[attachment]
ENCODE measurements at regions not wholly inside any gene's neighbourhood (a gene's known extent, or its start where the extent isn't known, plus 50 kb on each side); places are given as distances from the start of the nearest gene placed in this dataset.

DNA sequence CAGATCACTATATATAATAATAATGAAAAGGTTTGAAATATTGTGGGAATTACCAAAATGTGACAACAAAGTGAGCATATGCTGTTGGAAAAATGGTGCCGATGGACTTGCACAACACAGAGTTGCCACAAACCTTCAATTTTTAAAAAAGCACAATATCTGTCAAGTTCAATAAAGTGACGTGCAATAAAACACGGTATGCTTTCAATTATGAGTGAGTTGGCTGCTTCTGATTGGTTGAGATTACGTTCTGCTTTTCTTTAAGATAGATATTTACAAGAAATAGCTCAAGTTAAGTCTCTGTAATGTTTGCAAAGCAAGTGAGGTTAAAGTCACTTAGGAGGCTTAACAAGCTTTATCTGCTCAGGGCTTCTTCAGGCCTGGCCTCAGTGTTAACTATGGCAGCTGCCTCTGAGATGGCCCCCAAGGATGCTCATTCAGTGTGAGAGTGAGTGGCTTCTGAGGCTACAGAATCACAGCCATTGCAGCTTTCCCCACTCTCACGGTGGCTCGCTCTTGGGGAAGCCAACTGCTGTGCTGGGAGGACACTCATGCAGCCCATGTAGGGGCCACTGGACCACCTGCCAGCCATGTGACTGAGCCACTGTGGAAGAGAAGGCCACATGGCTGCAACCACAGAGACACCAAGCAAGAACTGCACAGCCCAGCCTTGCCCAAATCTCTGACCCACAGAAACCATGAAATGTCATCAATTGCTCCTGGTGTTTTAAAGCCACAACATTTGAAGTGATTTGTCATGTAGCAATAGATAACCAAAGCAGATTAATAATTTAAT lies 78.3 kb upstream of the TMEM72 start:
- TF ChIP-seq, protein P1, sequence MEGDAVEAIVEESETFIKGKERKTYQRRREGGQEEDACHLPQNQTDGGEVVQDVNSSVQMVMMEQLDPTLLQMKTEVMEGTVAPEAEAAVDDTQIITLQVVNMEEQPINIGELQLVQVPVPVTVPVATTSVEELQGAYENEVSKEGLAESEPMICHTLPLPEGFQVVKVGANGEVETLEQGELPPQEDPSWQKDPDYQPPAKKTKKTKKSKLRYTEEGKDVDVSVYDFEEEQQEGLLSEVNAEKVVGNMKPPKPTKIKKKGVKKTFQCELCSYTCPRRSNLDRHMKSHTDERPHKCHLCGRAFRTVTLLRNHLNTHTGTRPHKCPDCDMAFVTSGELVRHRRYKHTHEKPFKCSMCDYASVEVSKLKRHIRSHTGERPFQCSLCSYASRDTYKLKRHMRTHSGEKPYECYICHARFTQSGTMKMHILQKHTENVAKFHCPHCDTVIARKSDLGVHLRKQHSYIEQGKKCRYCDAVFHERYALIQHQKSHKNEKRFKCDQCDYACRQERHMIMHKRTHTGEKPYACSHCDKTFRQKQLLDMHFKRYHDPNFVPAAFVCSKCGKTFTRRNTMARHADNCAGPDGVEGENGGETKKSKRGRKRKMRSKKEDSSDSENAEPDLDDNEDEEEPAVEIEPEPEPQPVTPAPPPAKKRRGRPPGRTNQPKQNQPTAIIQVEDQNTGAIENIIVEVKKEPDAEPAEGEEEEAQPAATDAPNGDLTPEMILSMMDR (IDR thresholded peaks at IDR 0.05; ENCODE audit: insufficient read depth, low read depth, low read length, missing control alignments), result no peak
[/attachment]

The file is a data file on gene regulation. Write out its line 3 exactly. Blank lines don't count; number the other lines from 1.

- TF ChIP-seq, protein P1, sequence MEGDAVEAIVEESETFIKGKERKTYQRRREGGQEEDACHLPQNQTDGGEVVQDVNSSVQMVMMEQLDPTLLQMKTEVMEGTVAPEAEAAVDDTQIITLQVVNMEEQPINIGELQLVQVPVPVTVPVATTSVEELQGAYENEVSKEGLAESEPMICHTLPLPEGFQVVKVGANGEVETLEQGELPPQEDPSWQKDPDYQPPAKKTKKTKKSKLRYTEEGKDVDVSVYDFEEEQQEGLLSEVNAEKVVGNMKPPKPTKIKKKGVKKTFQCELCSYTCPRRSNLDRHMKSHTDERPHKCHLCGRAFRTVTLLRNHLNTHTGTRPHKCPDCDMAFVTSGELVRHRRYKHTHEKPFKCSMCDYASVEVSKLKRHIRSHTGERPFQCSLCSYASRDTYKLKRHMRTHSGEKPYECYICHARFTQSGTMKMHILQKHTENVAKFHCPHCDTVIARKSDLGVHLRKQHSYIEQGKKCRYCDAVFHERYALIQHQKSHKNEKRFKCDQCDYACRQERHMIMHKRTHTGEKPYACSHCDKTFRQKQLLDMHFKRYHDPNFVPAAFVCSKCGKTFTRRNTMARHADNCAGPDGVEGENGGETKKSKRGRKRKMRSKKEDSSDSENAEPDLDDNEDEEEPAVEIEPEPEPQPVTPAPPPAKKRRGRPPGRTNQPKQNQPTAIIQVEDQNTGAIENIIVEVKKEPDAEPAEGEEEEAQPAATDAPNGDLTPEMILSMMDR (IDR thresholded peaks at IDR 0.05; ENCODE audit: insufficient read depth, low read depth, low read length, missing control alignments), result no peak